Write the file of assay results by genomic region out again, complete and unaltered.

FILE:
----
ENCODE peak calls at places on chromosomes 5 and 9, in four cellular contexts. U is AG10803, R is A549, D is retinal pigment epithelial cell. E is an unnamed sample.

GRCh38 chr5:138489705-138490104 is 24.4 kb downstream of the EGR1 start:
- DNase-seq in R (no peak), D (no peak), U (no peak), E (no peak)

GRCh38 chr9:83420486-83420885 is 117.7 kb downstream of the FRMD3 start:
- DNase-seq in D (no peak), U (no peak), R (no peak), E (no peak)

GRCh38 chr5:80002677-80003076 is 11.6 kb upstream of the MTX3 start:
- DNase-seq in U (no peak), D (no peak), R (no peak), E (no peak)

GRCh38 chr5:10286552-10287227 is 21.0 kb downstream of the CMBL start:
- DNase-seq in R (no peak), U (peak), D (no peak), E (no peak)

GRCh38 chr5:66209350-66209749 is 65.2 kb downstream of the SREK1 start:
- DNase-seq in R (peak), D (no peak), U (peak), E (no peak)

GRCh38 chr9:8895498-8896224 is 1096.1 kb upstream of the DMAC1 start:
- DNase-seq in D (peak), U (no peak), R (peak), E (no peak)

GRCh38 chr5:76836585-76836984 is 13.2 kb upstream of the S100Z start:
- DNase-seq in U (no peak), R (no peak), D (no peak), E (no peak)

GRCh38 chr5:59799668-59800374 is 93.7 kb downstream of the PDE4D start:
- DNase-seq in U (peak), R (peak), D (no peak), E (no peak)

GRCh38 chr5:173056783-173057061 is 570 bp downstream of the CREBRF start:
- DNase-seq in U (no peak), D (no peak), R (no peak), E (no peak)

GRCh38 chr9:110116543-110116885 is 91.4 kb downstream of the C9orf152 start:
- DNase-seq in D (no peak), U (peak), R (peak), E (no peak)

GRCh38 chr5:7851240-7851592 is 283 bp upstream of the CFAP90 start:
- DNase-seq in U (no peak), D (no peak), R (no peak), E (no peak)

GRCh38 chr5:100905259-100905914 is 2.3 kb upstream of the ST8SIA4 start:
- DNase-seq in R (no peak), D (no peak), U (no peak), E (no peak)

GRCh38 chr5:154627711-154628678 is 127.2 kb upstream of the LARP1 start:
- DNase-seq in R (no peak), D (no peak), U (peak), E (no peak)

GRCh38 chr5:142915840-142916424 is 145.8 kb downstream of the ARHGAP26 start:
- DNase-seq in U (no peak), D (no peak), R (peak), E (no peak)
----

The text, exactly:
ENCODE peak calls at places on chromosomes 5 and 9, in four cellular contexts. U is AG10803, R is A549, D is retinal pigment epithelial cell. E is an unnamed sample.

GRCh38 chr5:138489705-138490104 is 24.4 kb downstream of the EGR1 start:
- DNase-seq in R (no peak), D (no peak), U (no peak), E (no peak)

GRCh38 chr9:83420486-83420885 is 117.7 kb downstream of the FRMD3 start:
- DNase-seq in D (no peak), U (no peak), R (no peak), E (no peak)

GRCh38 chr5:80002677-80003076 is 11.6 kb upstream of the MTX3 start:
- DNase-seq in U (no peak), D (no peak), R (no peak), E (no peak)

GRCh38 chr5:10286552-10287227 is 21.0 kb downstream of the CMBL start:
- DNase-seq in R (no peak), U (peak), D (no peak), E (no peak)

GRCh38 chr5:66209350-66209749 is 65.2 kb downstream of the SREK1 start:
- DNase-seq in R (peak), D (no peak), U (peak), E (no peak)

GRCh38 chr9:8895498-8896224 is 1096.1 kb upstream of the DMAC1 start:
- DNase-seq in D (peak), U (no peak), R (peak), E (no peak)

GRCh38 chr5:76836585-76836984 is 13.2 kb upstream of the S100Z start:
- DNase-seq in U (no peak), R (no peak), D (no peak), E (no peak)

GRCh38 chr5:59799668-59800374 is 93.7 kb downstream of the PDE4D start:
- DNase-seq in U (peak), R (peak), D (no peak), E (no peak)

GRCh38 chr5:173056783-173057061 is 570 bp downstream of the CREBRF start:
- DNase-seq in U (no peak), D (no peak), R (no peak), E (no peak)

GRCh38 chr9:110116543-110116885 is 91.4 kb downstream of the C9orf152 start:
- DNase-seq in D (no peak), U (peak), R (peak), E (no peak)

GRCh38 chr5:7851240-7851592 is 283 bp upstream of the CFAP90 start:
- DNase-seq in U (no peak), D (no peak), R (no peak), E (no peak)

GRCh38 chr5:100905259-100905914 is 2.3 kb upstream of the ST8SIA4 start:
- DNase-seq in R (no peak), D (no peak), U (no peak), E (no peak)

GRCh38 chr5:154627711-154628678 is 127.2 kb upstream of the LARP1 start:
- DNase-seq in R (no peak), D (no peak), U (peak), E (no peak)

GRCh38 chr5:142915840-142916424 is 145.8 kb downstream of the ARHGAP26 start:
- DNase-seq in U (no peak), D (no peak), R (peak), E (no peak)